Brain fog has been described up to 1 year after SARS-CoV-2 infection, notwithstanding the underlying mechanisms are still poorly investigated. In this study, we aimed to evaluate the prevalence of cognitive complaints at 1-year follow-up and to identify the factors related to persistent brain fog in COVID-19 patients.
Out of 246 COVID patients, hospitalized from March 1st to May 31st, a sample of 137 patients accepted to be evaluated at 1 year from discharge, through a full clinical, neurological, and psychological examination, including the Montreal Cognitive Assessment (MoCA), impact of event scale-revised (IES-R), Zung self-rating depression scale (SDS), Zung self-rating anxiety scale (SAS), and fatigue severity scale (FSS). Subjects with prior cognitive impairment and/or psychiatric disorders were excluded.
Patients with cognitive disorders exhibited lower MoCA score (22.9 ± 4.3 vs. 26.3 ± 3.1, p = 0.002) and higher IES-R score (33.7 ± 18.5 vs. 26.4 ± 16.3, p = 0.050), SDS score (40.9 ± 6.5 vs. 35.5 ± 8.6, p = 0.004), and fatigue severity scale score (33.6 ± 16.1 vs. 23.7 ± 12.5, p = 0.001), compared to patients without cognitive complaints. Logistic regression showed a significant correlation between brain fog and the self-rating depression scale values (p = 0.020), adjusted for age (p = 0.445), sex (p = 0.178), premorbid Cumulative Illness Rating Scale (CIRS) (p = 0.288), COVID-19 severity (BCRSS) (p = 0.964), education level (p = 0.784) and MoCA score (p = 0.909).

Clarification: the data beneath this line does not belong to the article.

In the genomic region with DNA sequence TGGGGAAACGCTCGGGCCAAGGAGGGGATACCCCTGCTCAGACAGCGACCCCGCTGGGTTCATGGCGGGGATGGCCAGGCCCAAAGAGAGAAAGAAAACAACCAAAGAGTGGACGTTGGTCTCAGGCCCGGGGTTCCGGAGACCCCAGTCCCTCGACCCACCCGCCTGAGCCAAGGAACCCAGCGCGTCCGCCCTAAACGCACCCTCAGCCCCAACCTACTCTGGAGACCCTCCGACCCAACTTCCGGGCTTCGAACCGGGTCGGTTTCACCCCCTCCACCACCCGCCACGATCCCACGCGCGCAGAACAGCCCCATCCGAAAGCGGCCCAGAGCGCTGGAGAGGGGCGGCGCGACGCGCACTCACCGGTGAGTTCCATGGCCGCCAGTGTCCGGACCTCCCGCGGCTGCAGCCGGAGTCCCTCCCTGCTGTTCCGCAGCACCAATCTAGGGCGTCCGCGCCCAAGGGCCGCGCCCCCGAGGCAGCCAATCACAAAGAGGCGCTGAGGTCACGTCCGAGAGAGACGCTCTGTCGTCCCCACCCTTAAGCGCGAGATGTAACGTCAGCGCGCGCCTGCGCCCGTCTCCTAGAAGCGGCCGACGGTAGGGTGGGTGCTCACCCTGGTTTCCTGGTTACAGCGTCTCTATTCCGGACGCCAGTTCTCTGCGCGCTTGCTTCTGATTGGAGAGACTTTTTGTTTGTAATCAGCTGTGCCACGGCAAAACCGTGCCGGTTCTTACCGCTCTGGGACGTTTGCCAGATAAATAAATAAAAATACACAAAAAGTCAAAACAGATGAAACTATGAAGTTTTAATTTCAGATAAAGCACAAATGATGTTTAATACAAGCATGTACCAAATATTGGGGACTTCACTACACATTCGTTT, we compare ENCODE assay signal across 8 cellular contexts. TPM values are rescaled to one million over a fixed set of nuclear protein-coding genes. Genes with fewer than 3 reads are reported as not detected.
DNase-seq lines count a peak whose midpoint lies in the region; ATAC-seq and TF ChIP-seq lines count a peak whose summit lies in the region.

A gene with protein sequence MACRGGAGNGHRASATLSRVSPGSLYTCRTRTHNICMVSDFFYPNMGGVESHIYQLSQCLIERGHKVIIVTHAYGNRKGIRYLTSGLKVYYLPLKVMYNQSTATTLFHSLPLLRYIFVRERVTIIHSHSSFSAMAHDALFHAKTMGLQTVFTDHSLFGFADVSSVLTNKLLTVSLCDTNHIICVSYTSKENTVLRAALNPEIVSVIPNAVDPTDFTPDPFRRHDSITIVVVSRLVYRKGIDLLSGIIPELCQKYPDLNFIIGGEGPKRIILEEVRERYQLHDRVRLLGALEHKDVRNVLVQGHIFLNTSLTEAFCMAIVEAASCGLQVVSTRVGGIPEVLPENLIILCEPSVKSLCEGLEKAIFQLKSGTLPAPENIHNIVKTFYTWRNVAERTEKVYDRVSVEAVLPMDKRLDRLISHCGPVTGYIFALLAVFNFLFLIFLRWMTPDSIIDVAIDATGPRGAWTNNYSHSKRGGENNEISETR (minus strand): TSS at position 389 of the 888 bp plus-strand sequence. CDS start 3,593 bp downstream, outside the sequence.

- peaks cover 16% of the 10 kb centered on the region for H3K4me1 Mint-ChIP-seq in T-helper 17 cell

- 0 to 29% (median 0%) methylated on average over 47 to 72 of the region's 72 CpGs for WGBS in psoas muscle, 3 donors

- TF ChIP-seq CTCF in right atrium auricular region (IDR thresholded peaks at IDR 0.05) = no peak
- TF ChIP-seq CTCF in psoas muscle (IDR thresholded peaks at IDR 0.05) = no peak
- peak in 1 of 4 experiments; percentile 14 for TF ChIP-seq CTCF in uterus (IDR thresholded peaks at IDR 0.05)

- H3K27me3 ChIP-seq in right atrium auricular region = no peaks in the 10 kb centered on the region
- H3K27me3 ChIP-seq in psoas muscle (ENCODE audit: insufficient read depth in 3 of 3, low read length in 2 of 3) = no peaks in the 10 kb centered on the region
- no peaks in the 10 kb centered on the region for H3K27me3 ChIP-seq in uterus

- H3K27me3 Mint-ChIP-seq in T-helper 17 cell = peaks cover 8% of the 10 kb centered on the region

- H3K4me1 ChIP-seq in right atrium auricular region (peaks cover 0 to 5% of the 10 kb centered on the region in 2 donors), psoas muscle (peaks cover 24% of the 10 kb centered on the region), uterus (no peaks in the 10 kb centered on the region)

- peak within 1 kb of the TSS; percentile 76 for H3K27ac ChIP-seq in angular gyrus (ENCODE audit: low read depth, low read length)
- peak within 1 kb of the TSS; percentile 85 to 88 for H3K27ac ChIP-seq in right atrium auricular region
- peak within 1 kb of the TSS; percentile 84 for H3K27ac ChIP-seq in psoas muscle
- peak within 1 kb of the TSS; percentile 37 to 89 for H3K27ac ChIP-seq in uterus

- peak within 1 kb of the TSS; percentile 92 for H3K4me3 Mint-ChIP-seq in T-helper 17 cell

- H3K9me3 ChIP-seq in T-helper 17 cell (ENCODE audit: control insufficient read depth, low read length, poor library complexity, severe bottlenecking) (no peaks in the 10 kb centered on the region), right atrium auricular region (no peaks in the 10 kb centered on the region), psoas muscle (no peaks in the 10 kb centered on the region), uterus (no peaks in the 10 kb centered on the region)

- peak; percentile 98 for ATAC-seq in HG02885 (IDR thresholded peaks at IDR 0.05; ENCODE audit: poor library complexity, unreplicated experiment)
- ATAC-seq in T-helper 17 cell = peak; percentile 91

Our study showed depression as the strongest predictor of persistent brain fog, adjusting for demographic and clinical variables. Wider longitudinal studies are warranted to better explain cognitive difficulties after COVID-19.